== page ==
The Indian share market is a place of abundance for investors. The investment in stocks has risen by leaps and bounds in the past few years, with domestic investment hitting highs, and a keen investment interest from overseas too. Investors may have chanced upon the acronym, “FII”. What is an FII? Furthermore, what is the implication, if any, that FIIs may have on the Indian markets and the economy in general? It is worthwhile to find out.
In the BFSI sector, people come across several acronyms which are used frequently but don’t know what they stand for. “FII” is an acronym that stands for “foreign institutional investor”. Regarding the share market in India, FII is a relevant concept to learn about as this may affect investment and the general condition of markets. Foreign institutional investors or FIIs are any foreign entities that are permitted to invest in the primary and secondary markets in India. They may be NRIs (non-resident Indians) and POIs (persons of Indian origin), or any other foreign companies/bodies. The Reserve Bank of India, the main regulatory financial authority in India, has made it possible for these investors to invest in the Indian economy through the PIS, or the portfolio investment scheme.
As a term, foreign institutional investor relates, usually, to the markets of India and China, where it is used in an official capacity. Nevertheless, an FII is any individual investor or body that invests in a country other than the one in which it is headquartered or registered. Now, if you want to take the query further and ask, “What is an FII in the share market?", you may get different answers. For instance, FIIs may include insurance companies, hedge funds, mutual funds, pension funds and investment banks. Furthermore, any foreign entity may invest in the Indian stock markets either directly, or via an upcoming IPO.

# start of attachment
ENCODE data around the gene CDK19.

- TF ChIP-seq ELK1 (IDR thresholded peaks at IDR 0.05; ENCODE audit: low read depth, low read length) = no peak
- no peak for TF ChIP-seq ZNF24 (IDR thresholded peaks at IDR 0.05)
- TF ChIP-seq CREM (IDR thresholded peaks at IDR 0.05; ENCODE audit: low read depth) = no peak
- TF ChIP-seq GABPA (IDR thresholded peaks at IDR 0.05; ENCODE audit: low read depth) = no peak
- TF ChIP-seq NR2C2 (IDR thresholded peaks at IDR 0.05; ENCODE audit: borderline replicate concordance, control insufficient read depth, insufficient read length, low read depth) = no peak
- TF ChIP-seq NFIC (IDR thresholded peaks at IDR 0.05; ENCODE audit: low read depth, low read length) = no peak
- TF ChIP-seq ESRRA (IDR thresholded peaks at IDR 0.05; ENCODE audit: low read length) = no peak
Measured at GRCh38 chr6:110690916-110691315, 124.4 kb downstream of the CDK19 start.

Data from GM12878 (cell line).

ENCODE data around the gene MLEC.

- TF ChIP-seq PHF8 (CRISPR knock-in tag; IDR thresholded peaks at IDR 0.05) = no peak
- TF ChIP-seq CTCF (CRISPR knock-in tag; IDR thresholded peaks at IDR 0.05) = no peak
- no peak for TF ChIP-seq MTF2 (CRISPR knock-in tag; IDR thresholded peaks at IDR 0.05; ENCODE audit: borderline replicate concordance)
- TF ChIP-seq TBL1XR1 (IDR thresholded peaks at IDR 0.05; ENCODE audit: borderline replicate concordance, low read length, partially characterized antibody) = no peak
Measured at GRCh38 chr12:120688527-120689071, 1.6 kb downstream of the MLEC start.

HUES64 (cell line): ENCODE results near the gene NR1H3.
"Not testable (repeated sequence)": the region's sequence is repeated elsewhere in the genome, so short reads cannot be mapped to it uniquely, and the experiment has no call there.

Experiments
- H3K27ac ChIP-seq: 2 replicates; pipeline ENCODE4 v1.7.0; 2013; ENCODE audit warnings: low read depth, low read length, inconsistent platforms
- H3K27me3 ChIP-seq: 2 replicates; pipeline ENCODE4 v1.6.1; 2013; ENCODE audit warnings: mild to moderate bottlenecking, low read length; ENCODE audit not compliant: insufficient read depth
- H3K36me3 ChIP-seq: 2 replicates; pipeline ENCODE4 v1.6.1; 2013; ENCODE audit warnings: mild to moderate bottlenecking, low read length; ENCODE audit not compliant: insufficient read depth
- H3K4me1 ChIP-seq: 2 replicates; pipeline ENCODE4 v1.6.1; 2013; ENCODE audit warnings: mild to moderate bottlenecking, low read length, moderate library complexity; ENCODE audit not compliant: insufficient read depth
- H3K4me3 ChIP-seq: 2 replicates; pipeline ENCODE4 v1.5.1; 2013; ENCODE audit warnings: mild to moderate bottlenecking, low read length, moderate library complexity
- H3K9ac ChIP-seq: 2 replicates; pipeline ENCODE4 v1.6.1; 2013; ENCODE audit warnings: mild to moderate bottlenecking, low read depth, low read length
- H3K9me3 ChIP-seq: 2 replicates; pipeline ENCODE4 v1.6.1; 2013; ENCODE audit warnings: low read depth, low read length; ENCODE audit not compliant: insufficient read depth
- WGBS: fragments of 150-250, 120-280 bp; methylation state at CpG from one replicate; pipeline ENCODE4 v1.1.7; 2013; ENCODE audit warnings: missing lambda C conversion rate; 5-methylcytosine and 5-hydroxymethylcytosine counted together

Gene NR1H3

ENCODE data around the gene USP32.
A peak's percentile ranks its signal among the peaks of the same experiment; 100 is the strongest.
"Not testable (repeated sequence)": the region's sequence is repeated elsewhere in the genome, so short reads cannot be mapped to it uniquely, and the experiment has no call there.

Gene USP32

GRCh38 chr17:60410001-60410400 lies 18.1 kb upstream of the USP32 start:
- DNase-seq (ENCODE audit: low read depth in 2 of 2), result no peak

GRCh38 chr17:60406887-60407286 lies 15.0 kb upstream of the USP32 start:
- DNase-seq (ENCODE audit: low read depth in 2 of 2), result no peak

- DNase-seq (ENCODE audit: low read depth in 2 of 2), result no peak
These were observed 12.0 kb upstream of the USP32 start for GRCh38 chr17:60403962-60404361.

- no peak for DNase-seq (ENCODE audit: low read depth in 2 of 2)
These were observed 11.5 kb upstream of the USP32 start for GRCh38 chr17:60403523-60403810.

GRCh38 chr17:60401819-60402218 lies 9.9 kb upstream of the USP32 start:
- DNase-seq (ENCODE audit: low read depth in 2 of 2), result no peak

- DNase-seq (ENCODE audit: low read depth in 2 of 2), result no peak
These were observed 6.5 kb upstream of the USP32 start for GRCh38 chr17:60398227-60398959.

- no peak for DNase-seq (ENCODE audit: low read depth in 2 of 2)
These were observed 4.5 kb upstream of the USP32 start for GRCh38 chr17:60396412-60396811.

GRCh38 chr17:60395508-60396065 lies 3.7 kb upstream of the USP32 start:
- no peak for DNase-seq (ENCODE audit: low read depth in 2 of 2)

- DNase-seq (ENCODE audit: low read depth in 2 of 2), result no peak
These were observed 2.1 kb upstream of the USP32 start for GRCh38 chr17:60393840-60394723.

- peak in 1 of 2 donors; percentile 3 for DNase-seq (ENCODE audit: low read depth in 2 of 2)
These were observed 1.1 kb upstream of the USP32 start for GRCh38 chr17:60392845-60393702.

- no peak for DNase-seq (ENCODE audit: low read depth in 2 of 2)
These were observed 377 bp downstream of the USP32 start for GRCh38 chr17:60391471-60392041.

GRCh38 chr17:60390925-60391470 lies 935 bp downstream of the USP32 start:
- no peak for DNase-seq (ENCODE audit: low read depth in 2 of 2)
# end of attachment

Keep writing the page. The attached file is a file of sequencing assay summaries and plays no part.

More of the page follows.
In developing economies like India, FIIs are crucial sources of capital. However, India has placed certain restrictions on the total asset value of FIIs and the number of equity shares that any FII may buy. Although this may be seen as a curb on FII investment, it is a good move in a way. Through this, the government limits the influence that FIIs exert on individual companies and the overall financial state of the nation's markets. Predicting that FIIs tend to flee at the first sign of any crisis in the country, this is an action taken to prevent any potential damage this may cause.
Now that you know the answer to the question, “What is an FII?”, there are some important aspects of FIIs to take note of. Here are some things to consider:
An example will probably help you to grasp the concept of an FII better. Let’s assume that a US-based mutual fund sees an investment opportunity with high potential growth in a company listed in India. The mutual fund may take a long position and purchase shares in the Indian stock market. Such an arrangement has advantages for private investors in the US as they may not be permitted to buy stocks from India directly. Investing in a mutual fund that has Indian stocks may be a way to partake in the high growth opportunity in an Indian company.
The Reserve Bank of India has made it crystal clear that FIIs can only invest in the Indian markets through its portfolio investment scheme. The scheme permits FIIs to buy debentures and stocks of companies in India via the country’s exchanges. In other regulations laid out by the Reserve Bank of India, FIIs are restricted to a maximum amount of investment of 24% of an Indian company’s paid-up capital. Nonetheless, this investment can be increased if the board of the said company approves it. Furthermore, there is a ceiling of FII investment in Indian public sector banks (like the State Bank of India, for instance) of 20% of the paid-up capital of the bank.
When FIIs invest in Indian companies, they do so after long periods of monitoring and research into the company’s credentials and growth prospects. This could be a good indicator for Indian investors to invest in such companies, as FIIs give the company a degree of credibility by way of their investment.